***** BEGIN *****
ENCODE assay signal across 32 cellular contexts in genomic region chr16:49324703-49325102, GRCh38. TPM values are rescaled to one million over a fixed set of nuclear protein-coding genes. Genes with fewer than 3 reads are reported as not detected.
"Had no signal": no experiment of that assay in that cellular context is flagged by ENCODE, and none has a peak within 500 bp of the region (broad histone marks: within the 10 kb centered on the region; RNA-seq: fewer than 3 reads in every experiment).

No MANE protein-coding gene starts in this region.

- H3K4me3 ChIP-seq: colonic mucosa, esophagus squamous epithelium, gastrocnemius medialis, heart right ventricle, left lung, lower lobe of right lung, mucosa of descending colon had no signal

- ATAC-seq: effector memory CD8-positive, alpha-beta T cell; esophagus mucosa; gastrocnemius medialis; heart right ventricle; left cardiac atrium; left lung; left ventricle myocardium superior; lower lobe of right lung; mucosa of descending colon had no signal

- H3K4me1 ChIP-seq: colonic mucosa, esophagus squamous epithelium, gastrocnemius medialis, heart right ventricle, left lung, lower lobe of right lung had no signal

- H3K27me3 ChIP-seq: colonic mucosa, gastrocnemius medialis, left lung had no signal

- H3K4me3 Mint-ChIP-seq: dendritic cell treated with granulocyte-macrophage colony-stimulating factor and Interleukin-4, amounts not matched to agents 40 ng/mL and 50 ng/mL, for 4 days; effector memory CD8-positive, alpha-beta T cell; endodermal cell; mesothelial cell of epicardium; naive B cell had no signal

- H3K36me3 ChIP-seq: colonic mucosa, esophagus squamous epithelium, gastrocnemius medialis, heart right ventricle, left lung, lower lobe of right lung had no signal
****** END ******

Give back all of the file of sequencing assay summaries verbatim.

ENCODE assay signal across 32 cellular contexts in genomic region chr16:49324703-49325102, GRCh38. TPM values are rescaled to one million over a fixed set of nuclear protein-coding genes. Genes with fewer than 3 reads are reported as not detected.
"Had no signal": no experiment of that assay in that cellular context is flagged by ENCODE, and none has a peak within 500 bp of the region (broad histone marks: within the 10 kb centered on the region; RNA-seq: fewer than 3 reads in every experiment).

No MANE protein-coding gene starts in this region.

- H3K4me3 ChIP-seq: colonic mucosa, esophagus squamous epithelium, gastrocnemius medialis, heart right ventricle, left lung, lower lobe of right lung, mucosa of descending colon had no signal

- ATAC-seq: effector memory CD8-positive, alpha-beta T cell; esophagus mucosa; gastrocnemius medialis; heart right ventricle; left cardiac atrium; left lung; left ventricle myocardium superior; lower lobe of right lung; mucosa of descending colon had no signal

- H3K4me1 ChIP-seq: colonic mucosa, esophagus squamous epithelium, gastrocnemius medialis, heart right ventricle, left lung, lower lobe of right lung had no signal

- H3K27me3 ChIP-seq: colonic mucosa, gastrocnemius medialis, left lung had no signal

- H3K4me3 Mint-ChIP-seq: dendritic cell treated with granulocyte-macrophage colony-stimulating factor and Interleukin-4, amounts not matched to agents 40 ng/mL and 50 ng/mL, for 4 days; effector memory CD8-positive, alpha-beta T cell; endodermal cell; mesothelial cell of epicardium; naive B cell had no signal

- H3K36me3 ChIP-seq: colonic mucosa, esophagus squamous epithelium, gastrocnemius medialis, heart right ventricle, left lung, lower lobe of right lung had no signal